When it comes to identifying proteins in research or developing therapies for clinical use, antibodies are clearly the most suitable option. Since Georges J. F. Kohler and César Milstein first described hybridoma technology for the production of monoclonal antibodies in 19741, antibodies have become indispensable for molecular biology and can be produced in a wide variety of hosts.
However, since then the original technique has been modified with variants that meet many special requirements3. With so many options available, how do you decide whether monoclonal or polyclonal antibodies are right for your experiment? Why is it best to choose custom rabbit polyclonal antibodies over other common monoclonal or polyclonal antibodies such as mice or mice? To get around this, let's first look at antibodies and why they are so important for scientific and medical research.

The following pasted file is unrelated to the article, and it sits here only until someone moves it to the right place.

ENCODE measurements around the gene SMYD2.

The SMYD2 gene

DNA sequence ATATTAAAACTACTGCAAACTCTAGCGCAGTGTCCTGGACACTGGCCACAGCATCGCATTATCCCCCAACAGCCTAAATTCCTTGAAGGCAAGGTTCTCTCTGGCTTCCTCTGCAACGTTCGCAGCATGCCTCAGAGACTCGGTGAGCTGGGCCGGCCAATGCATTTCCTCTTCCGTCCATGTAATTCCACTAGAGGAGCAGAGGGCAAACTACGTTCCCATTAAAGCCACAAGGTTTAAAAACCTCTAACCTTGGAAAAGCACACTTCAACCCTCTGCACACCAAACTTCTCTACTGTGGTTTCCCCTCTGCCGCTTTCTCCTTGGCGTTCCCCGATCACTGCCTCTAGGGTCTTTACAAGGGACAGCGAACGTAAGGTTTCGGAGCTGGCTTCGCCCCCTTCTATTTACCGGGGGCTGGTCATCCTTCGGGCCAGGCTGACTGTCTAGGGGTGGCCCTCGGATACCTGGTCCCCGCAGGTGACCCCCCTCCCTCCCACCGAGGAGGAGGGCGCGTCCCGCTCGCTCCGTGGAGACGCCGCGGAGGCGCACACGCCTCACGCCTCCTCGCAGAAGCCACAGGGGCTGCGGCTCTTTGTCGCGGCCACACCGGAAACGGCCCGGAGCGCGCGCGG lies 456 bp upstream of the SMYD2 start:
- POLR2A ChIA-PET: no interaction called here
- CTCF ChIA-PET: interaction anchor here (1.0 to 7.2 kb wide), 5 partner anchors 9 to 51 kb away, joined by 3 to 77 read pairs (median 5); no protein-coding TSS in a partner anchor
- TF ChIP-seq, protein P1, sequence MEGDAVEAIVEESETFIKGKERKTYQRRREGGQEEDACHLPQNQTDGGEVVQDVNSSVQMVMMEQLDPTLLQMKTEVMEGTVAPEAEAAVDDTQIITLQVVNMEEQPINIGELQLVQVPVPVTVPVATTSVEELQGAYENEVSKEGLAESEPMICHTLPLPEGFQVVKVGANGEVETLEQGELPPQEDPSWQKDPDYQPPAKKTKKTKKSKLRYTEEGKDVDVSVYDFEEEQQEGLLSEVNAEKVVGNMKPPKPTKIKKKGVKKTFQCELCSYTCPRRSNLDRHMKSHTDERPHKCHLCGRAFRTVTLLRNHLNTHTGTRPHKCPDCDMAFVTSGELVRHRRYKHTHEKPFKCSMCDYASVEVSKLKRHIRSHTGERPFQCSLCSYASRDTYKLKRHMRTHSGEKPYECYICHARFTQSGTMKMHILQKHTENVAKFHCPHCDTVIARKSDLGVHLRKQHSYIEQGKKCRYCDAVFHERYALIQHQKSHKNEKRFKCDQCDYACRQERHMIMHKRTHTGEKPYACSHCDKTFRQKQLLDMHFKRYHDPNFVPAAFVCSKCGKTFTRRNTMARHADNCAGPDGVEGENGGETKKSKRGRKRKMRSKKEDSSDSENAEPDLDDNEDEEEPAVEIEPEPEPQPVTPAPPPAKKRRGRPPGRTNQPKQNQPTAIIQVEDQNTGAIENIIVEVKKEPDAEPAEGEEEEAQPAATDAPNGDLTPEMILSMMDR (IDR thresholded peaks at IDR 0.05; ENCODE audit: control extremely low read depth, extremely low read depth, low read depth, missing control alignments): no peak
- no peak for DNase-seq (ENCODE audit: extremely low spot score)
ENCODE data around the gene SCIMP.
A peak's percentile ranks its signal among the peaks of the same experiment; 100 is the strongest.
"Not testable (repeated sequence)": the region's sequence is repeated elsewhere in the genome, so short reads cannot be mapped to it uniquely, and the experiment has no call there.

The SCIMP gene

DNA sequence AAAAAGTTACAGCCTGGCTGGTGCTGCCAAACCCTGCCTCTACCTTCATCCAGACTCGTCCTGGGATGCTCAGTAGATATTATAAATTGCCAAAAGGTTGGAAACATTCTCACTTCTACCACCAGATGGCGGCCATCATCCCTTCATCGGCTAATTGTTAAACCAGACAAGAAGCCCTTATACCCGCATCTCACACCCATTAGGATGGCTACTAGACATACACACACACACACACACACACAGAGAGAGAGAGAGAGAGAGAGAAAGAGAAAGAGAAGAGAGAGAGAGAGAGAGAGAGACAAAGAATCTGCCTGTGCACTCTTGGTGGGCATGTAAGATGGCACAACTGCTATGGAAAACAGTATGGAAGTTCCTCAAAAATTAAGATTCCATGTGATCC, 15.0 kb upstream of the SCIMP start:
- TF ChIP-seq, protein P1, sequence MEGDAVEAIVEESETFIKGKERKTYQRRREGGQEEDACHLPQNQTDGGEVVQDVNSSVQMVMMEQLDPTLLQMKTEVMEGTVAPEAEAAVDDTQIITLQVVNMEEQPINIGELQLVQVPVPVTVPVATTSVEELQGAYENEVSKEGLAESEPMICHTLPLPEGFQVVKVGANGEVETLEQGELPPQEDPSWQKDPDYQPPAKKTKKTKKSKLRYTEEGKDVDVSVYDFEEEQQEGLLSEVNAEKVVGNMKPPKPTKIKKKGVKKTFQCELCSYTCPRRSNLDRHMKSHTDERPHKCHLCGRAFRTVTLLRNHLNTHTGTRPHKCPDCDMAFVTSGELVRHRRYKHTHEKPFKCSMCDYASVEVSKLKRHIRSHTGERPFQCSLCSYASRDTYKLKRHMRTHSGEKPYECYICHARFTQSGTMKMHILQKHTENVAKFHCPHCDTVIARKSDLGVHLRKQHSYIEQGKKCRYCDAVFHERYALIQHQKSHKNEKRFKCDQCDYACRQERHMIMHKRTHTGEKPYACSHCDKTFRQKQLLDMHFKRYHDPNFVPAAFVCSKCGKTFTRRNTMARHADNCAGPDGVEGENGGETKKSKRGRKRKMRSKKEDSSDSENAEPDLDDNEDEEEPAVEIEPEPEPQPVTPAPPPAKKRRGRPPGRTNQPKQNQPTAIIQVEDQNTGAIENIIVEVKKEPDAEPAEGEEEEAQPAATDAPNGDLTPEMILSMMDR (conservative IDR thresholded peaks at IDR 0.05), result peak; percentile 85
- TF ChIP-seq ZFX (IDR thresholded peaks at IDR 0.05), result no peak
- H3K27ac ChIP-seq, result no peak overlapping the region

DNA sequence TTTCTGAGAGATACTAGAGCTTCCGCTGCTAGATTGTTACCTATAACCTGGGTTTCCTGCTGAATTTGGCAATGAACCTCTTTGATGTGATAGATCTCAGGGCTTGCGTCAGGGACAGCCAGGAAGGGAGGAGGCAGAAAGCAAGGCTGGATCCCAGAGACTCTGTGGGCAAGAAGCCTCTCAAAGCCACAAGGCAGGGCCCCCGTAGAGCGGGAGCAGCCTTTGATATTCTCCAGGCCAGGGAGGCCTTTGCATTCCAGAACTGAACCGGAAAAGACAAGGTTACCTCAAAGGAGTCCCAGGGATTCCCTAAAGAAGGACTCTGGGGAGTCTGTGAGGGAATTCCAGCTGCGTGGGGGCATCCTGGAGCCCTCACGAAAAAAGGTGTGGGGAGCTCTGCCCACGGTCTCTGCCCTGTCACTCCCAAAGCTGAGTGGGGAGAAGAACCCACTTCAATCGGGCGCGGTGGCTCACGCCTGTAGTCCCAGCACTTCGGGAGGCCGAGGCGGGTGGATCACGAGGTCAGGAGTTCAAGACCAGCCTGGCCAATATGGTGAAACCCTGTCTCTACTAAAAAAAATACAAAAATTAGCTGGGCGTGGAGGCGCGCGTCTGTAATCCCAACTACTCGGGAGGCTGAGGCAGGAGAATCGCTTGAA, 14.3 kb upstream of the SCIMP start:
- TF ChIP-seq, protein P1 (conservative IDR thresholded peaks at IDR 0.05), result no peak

Image Source: Google
Monoclonal antibodies have been traditionally bred in rodents such as mice because they are cheap and easier to use. The use of rabbits as the host species is increasingly becoming the preferred monoclonal antibody of choice for use in various research, diagnostic, and clinical applications because the rabbit's immune system is capable of producing more high-affinity antibodies in mice.
Rabbit monoclonal antibodies also respond better to immunogens and have higher epitope affinity and specificity.
With antibodies bred in rodents, the protein is more likely to be recognized as an antigen on its own, making it less immunogenic. In addition, rabbits tended to produce better antibodies against smaller peptides with smaller epitopes, which usually causes a poor